Yokohama Triennale 2017: “Islands, Constellations, & Galapagos”

Yokohama Museum of Art
3-4-1, Minatomirai, Nishi-Ku
August 4, 2017–November 5, 2017

Yokohama Port Opening Memorial Hall
1-6 Hon-cho, Naka-ku, Yokohama City, Kanagawa
August 4–November 5

Yokohama Red Brick Warehouse No.1
〒231-0001 Kanagawa-ken, Yokohama-shi, Naka-ku, Shinkō, 一丁目1
August 4–November 5

The Propeller Group, AK-47 vs. M16, 2015, fragments of AK-47 and M16 bullets, ballistics gel, vitrine, single-channel digital video. Installation view, 2017.

With thirty-eight artists and two collectives represented, the 2017 Yokohama Triennale is kitted out in cheap plywood scaffolding and furniture, courtesy of architect Teppei Fujiwara, in aid of its mission to tackle flotsam, jetsam, and aftermath. The show holds all this up as if to query whether, in a future comprising a bit of land, some people, and quite a lot of ocean and trash, we might want to prepare ourselves ahead of time and learn how to read today’s excess and tragedy to anticipate tomorrow’s reality and refuse.

Reappearances and returns make a strong case here for a circulation that fosters less redundancy and more contextual elaboration. The collective Don’t Follow the Wind, whose inaccessible, Fukushima-based 2015 group exhibition has been written about before in these pages, is now made accessible via A Walk in Fukushima, 2016–17, a 360-degree video experience of what has been, since the 2011 nuclear-plant disaster, an uninhabitable area, with crafty headsets made in collaboration with artist Bontaro Dokuyama and three generations of a Japanese family who live in a zone deemed “safe to live” by the government but still subject to restrictions due to its proximity to a radioactive locale. Fresh off its turn in the 2017 Whitney Biennial, Tuan Andrew Nguyen’s video The Island, 2017, shows up next to an array of works by the Propeller Group, a collective of which Nguyen is a principal member (a context that American audiences might have benefitted from knowing about). The Group offers AK-47 vs. M16, 2015: fragments of bullets from both weapons encased in ballistics gel, protected by a vitrine, as well as a digital video of the same and a surreal series from 2013 of oil- and embroidery-on-canvas portraits of Lenin as various Leonardo DiCaprio–played characters in Hollywood studio pictures of recent vintage.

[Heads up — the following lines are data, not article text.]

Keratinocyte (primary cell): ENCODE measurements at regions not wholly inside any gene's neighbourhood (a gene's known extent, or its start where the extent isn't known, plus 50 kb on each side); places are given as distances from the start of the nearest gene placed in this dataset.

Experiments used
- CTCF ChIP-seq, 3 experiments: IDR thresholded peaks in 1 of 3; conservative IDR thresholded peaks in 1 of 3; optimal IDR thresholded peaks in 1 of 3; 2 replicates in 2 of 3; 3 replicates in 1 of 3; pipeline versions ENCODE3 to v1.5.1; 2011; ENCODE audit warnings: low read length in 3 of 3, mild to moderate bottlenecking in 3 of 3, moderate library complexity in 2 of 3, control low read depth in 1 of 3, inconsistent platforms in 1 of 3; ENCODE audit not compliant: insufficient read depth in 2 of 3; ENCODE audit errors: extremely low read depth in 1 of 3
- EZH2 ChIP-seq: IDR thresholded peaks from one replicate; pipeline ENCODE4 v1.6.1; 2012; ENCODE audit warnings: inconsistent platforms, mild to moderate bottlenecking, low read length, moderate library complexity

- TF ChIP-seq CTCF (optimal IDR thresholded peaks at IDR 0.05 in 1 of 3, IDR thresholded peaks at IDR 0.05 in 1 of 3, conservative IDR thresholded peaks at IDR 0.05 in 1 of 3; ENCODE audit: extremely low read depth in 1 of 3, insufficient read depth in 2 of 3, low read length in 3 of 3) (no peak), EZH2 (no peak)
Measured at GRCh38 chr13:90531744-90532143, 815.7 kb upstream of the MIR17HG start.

Artworks are shot through real-life channels and media streams, taking damage and inflection as they pass on. See Japanese artist Mr.’s anime-girl—a superior technology if there ever was one—installation extravaganza My Apologies, 2017, which brings out the latent apocalyptic timbre of a shy geek’s fantasy, complete with a Giacometti-esque statue of a kawaii miss. Ai Weiwei (I know, I know) puts in his two cents via Safe Passage, 2016, two columns wrapped with life jackets—recovered from actual refugees fleeing regional destabilization, though whether the items hail from the successfully emigrated or the lost at sea seems intentionally ambiguous—looming outside a large window of the Yokohama Museum, perhaps the most drastic image of recycling attempted in a triennial yet.

Paige K. Bradley